Yesterday my daughter and I went shopping–not because we didn’t do enough this month already because we certainly did our part to improve the local economy–but because it was a totally dreary day, we had some gift cards to use, and thought we might snag some big discounts–which we did. And to spend some time together, a pizza and movie later at home, in our jammies on the sofa, Katie snuggled in as well. Hard to beat and I went to bed a happy gal.
My next round of shopping will be a different sort–“window shopping”– from the vast selection of garden catalogues that are rolling in right now (they have MY number for sure.) I revel in it. Each morning over coffee and toast I am visually delighted with what seem to be endless options and ideas for new things and pictures of old favorites. Just plain entertainment. I have no room of course for most of it but that doesn’t keep me from reading anyway. Fueling this fire was last week’s chance to spend some time in the garden, thanks to the mild weather. I have never, EVER gardened on Christmas Eve, but since there was chickweed to pull, I figured I would have at-it. Nothing like a little weed extraction to inspire me as to what is going to come next year in my garden–and what I might suggest for my clients.
R.H. Shumway’s 2016 Illustrated Garden Guide is old-time-y fun; it has a photo of R.H. on the front cover, top left. I adore the color illustrations of the front and back cover and the black and white illustrations inside. I am intrigued by something called “Captain Jack’s Dead Bug Brew” (I think I might have had some of this at a holiday party.) The description reads, “Contains Spinosad, a naturally occurring soil-dwelling bacterium collected on a Caribbean Island from an abandoned rum distillery in 1982. Kills bagworms, borers, beetles, caterpillars, codling moths, gypsy moths…etc.” I never heard of this so I’m going to Google-it up. The name sure got my attention, even though my garden is (thankfully) not troubled by these particular pests.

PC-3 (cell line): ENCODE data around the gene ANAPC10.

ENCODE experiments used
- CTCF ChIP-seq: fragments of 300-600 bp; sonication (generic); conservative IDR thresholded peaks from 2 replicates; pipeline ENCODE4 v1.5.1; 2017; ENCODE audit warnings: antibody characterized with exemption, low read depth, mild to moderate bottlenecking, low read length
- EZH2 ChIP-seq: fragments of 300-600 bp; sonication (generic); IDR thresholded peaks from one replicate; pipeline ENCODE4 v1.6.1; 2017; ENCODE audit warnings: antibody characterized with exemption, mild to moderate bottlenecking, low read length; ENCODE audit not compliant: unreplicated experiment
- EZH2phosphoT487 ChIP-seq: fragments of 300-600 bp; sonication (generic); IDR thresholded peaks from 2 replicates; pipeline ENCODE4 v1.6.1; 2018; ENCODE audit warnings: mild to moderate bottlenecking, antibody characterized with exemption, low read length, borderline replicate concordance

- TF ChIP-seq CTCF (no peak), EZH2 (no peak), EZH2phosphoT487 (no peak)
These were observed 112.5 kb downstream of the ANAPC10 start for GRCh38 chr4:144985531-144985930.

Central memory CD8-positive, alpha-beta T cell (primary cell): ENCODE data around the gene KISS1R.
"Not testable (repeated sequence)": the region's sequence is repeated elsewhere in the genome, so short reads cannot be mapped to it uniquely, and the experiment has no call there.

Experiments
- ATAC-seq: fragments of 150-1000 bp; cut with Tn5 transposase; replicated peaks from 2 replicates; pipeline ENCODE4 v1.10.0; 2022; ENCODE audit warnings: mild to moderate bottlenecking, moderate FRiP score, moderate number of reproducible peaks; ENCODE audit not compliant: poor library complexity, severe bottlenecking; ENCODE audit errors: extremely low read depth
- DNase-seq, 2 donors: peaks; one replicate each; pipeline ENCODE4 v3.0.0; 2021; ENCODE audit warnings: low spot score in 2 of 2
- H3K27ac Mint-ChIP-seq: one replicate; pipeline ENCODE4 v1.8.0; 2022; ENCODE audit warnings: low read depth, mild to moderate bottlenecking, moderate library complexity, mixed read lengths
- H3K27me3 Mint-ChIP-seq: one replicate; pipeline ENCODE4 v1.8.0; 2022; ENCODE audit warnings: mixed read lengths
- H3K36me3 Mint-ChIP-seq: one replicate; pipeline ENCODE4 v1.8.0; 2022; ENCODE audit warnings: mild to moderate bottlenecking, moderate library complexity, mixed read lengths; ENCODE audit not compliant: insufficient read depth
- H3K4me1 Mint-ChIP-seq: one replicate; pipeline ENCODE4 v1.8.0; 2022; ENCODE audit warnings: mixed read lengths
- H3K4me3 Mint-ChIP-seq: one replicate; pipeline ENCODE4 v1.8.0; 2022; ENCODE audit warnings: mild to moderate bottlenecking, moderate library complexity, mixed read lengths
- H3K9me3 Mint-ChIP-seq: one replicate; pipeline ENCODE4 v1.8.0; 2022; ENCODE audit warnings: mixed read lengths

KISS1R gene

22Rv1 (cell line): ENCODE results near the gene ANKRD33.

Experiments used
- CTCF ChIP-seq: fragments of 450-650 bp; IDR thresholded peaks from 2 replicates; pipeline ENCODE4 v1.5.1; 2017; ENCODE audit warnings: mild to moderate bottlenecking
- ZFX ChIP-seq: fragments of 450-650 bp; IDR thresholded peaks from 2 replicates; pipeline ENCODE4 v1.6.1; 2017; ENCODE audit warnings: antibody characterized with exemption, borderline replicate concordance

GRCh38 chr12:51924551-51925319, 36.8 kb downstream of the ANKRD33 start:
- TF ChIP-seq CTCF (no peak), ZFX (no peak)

Burpee has been a favorite of mine for a long time and since they are relatively close, I can order without feeling like things are coming from the other end of the Universe. Cut flower expert, Mary Ellen, had “Queen Red Lime” Zinnias at the market this season and they were gorgeous. I will start mine from seed this year in pots first so I can keep a better eye on them; Katie loves to bound through the beds and I had too few Zinnias last summer–and I love them. I’ve grown “Pop Art Red and Yellow” before, too, and they were striking. New this year is something called, “Dragon’s Breath” Celosia, described as “Florific fabulosity” (these have got to be made up words) but if the plant is true to its photo, I’m in for a treat. Plus, it says, “faced with intense heat, humidity and low water, (sounds like SJ, right?) “Dragon’s Breath” produces more and more amazing plume-like flowers and green-red foliage.” I haven’t grown Celosia in a good while, either, so it will be a welcome change.
From Territorial Seed Company (and BTW, many “seed” companies also carry plants, too, so it’s worth peeking in the catalogue despite the title) carry something I’m highly interested in called “Seaberry;” It is supposed to be “tolerant of the most inhospitable growing situations.” I am always for the work-horse plants, the ones that can do great things with little help from us. The berries are a fantastic orange that come on late summer and persist into the fall and winter. The mature size of the plants are 8′-10′-a little scary to me for my space, so I’m thinking about it. I love orange and I’m always keen on looking for things to add to the late summer garden–into the winter a big bonus.
The Natural Gardening Company has a very pretty catalogue with clear text I can even read without specs–a bonus. They say they are the “Oldest Certified Organic Nursery in the United States” and “The Home of Tomato Heaven.” Sign me up for THAT right now. They have a flower called Monarch of the Veld, (great name to start with–I’ve always known it as African Daisy, but I like Monarch of the Veld better) in a variety called “Orange Prince,” “that can be grown in containers or as bedding plants.” Aside plants, you can also learn from catalogues. On page 59 I learned the best way to cut flowers in “Harvest Notes Flowers: Most flowers look better if they are cut before the buds open. In the morning blossoms are full of moisture and are less likely to wilt, but in the evening they have more food stored in their stems, which helps them to last longer in a vase. Use sharp, clean clippers to cut the stems, and put the cut flowers immediately into a bucket of water. Re-cut the stems under water to prevent air bubbles from impeding uptake of water and nutrients. Let flowers rest for awhile before arranging them, so they recover from the stress of the hardest; a few hours will suffice, or if you have a cool, dark room for them to stay, they can cure overnight. You many wish to put a preservative in the water; try either about 1 Tbsp. sugar per quart, or to acidify the water which prolongs the life of the flowers add 1 tsp. vinegar and a crushed aspirin tablet. Remove foliage that would be underwater so it doesn’t decay, and check to be sure that the water stays clean.” I didn’t know about cutting in the evening, or about the sugar and the acid factor in the water.
Do you have a favorite catalogue vendor you’d like to tell us about? Please share in the space below.